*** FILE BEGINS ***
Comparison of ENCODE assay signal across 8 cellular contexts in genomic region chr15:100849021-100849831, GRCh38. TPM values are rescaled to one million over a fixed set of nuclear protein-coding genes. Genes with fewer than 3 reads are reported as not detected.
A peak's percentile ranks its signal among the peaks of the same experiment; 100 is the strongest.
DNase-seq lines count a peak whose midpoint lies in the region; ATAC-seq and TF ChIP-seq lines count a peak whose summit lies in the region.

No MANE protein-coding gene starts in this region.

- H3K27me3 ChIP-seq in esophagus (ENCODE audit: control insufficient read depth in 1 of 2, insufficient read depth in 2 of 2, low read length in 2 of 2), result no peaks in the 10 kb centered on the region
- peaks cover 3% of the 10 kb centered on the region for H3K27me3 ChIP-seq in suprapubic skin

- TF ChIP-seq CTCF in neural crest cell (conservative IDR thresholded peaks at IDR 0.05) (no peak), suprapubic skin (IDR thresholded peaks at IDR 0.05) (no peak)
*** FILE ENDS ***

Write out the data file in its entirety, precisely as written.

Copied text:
Comparison of ENCODE assay signal across 8 cellular contexts in genomic region chr15:100849021-100849831, GRCh38. TPM values are rescaled to one million over a fixed set of nuclear protein-coding genes. Genes with fewer than 3 reads are reported as not detected.
A peak's percentile ranks its signal among the peaks of the same experiment; 100 is the strongest.
DNase-seq lines count a peak whose midpoint lies in the region; ATAC-seq and TF ChIP-seq lines count a peak whose summit lies in the region.

No MANE protein-coding gene starts in this region.

- H3K27me3 ChIP-seq in esophagus (ENCODE audit: control insufficient read depth in 1 of 2, insufficient read depth in 2 of 2, low read length in 2 of 2), result no peaks in the 10 kb centered on the region
- peaks cover 3% of the 10 kb centered on the region for H3K27me3 ChIP-seq in suprapubic skin

- TF ChIP-seq CTCF in neural crest cell (conservative IDR thresholded peaks at IDR 0.05) (no peak), suprapubic skin (IDR thresholded peaks at IDR 0.05) (no peak)